I had a most eye-opening experience a few years ago when I sat on a panel with the head of grape research for an exceptionally large unnamed winery in Modesto, CA., and we were ostensibly talking about promising grape varieties for the future. He was a nice enough guy, but how he talked about the grape research at this very large winery was a bit disturbing. It turns out that his group had identified certain kinds of flavors, aromas, textures and visual appearances of certain wines that their focus groups had associated with “quality,” and conversely, a number of flavors and aromas that were associated with lack of quality or in other words, “defect.” So, for example, bright fruity flavors like raspberry, cherry and licorice were all to the good. Good color intensity, weight and persistence on the palate, palpable but soft tannins bravo, indeed extra bravo. Grapes that produced wines that were exceptionally high in acid, lighter in color or had anything like bitter, green or herbaceous flavors were immediately disqualified.
So, as you can see, if pinot noir, cabernet franc or nebbiolo were to be considered de novo, they would likely not make it past the first cut. And yet, these are perhaps the genius red grape varieties—I might add “syrah” to that short list, and we all know how well that has worked out of late, especially grown where it has been grown. The point I’m trying to make is that any consideration of “quality” is enormously contextual. Italian grape varieties generally have a different sort of tannic structure than say French varieties, and stylistically, tend to be higher in acid; they work better with Italian food.
But I would not want to say that French grapes make better wine than Italian ones. I would also argue that if you are only interested in producing wines that are all sweetness and light, without shadow, if you will, you will end up producing something that is essentially banal. It is ultimately the play between all of the elements of a wine that create real complexity and interest. But perhaps more to the point, the congruity of fit between the grapes and where they are grown, as well as their ability to convey a mysterious additional element—the elusive, quasi-mystical notion of terroir, may well be the most important quality consideration of them all.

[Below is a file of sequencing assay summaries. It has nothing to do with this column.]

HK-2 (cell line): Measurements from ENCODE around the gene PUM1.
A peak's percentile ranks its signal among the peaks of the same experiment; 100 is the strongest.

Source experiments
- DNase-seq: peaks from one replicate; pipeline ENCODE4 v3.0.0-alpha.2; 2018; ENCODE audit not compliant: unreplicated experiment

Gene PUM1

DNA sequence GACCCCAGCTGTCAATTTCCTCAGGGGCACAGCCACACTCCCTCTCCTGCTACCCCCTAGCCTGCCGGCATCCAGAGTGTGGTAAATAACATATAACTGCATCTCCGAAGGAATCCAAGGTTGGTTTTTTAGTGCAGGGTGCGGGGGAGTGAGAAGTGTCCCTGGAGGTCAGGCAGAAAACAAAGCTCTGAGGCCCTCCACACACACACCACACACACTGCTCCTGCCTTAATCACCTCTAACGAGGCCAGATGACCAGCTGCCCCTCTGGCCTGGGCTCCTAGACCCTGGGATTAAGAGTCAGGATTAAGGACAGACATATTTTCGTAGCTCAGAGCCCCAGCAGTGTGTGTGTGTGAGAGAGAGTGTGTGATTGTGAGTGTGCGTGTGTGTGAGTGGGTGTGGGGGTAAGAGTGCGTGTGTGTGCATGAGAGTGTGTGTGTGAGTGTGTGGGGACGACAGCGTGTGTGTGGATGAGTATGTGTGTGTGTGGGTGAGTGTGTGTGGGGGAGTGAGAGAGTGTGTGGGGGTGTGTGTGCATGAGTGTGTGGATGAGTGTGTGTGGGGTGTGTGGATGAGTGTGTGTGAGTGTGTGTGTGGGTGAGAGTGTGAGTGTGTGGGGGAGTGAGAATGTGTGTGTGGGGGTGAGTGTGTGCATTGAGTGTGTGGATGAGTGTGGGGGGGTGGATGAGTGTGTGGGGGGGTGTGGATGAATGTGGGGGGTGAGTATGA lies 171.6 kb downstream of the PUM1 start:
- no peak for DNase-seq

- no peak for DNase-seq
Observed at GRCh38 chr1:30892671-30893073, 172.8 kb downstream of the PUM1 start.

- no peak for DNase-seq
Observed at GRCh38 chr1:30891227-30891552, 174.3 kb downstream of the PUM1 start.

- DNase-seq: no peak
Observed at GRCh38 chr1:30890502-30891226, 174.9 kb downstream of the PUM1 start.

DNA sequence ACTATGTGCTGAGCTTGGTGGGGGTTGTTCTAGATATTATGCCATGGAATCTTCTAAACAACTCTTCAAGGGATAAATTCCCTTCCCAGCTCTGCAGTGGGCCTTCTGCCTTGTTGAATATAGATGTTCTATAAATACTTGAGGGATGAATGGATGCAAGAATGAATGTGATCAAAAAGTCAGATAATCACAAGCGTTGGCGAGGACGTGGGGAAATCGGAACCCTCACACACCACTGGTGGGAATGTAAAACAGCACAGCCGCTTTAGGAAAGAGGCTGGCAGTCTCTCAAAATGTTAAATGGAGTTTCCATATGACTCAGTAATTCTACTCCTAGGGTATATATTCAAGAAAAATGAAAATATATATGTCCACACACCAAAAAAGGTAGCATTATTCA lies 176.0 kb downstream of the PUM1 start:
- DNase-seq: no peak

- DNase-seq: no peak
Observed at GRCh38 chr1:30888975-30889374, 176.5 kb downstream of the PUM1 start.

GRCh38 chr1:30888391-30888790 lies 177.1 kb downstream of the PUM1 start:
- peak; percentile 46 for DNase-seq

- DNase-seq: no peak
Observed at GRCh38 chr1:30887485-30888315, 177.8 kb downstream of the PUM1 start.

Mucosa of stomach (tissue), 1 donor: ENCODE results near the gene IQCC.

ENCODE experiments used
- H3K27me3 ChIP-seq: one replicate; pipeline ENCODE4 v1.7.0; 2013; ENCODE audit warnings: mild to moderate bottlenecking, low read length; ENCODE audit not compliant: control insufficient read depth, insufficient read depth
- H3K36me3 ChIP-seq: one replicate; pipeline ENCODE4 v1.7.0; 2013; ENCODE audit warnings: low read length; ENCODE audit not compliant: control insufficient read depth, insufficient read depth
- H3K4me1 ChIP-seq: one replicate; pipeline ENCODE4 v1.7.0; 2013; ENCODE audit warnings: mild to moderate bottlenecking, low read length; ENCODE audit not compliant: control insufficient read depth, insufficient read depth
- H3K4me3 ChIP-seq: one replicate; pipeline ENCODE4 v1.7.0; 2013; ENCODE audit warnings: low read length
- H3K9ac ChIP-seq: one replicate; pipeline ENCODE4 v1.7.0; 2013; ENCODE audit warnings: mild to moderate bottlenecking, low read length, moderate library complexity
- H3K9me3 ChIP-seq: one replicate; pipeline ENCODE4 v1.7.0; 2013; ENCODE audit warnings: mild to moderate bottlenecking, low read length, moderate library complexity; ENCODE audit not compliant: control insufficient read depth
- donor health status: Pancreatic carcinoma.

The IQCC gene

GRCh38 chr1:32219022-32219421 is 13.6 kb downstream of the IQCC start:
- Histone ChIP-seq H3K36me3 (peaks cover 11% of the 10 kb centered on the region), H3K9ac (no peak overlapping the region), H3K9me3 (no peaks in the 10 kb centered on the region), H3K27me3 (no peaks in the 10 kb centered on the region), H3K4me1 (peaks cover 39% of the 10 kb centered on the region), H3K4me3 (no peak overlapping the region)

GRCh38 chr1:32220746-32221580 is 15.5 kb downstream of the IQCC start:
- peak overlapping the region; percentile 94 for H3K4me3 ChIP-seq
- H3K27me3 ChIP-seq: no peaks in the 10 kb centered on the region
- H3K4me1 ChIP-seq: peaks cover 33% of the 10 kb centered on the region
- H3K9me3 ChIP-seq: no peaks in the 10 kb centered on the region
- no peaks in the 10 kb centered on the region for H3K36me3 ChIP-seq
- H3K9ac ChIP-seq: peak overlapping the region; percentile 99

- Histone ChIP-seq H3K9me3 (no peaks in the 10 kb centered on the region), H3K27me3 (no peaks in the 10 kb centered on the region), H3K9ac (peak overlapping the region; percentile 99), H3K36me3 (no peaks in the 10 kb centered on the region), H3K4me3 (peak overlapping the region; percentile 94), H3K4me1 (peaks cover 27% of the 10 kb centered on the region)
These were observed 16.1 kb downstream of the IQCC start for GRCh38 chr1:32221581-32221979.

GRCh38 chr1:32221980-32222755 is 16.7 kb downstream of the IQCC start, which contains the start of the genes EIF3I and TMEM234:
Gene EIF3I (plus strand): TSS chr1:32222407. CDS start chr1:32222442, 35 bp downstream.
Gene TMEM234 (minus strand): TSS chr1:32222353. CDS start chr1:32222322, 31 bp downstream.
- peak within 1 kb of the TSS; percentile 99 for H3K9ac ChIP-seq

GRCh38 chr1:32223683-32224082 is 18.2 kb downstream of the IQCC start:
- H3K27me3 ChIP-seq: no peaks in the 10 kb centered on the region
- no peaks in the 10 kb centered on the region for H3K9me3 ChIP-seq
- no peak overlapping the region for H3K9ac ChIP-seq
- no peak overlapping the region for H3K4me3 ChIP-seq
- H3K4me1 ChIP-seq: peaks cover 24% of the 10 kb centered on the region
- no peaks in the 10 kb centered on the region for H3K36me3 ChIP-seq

This brings me to an exceptionally important point in any consideration of wine quality, and that is the tension between the efforts of the winemaker to make a “successful” or at least consistent wine and his efforts to make a “truthful” wine. Put a slightly different way, what is the appropriate balance between the expression of a defined winemaking style and the elucidation of the qualities that somehow inhere in the grapes or wine itself, or more accurately, in the site from which the grapes derive?
The French, a somewhat dichotomous, Cartesian lot, make an important distinction between two kinds of wine: what they call vins d’effort or “wines of effort” and vins de terroir, or “wines of place.” You can think of this as a sort of dichotomy, but I prefer to think of it more as a continuum.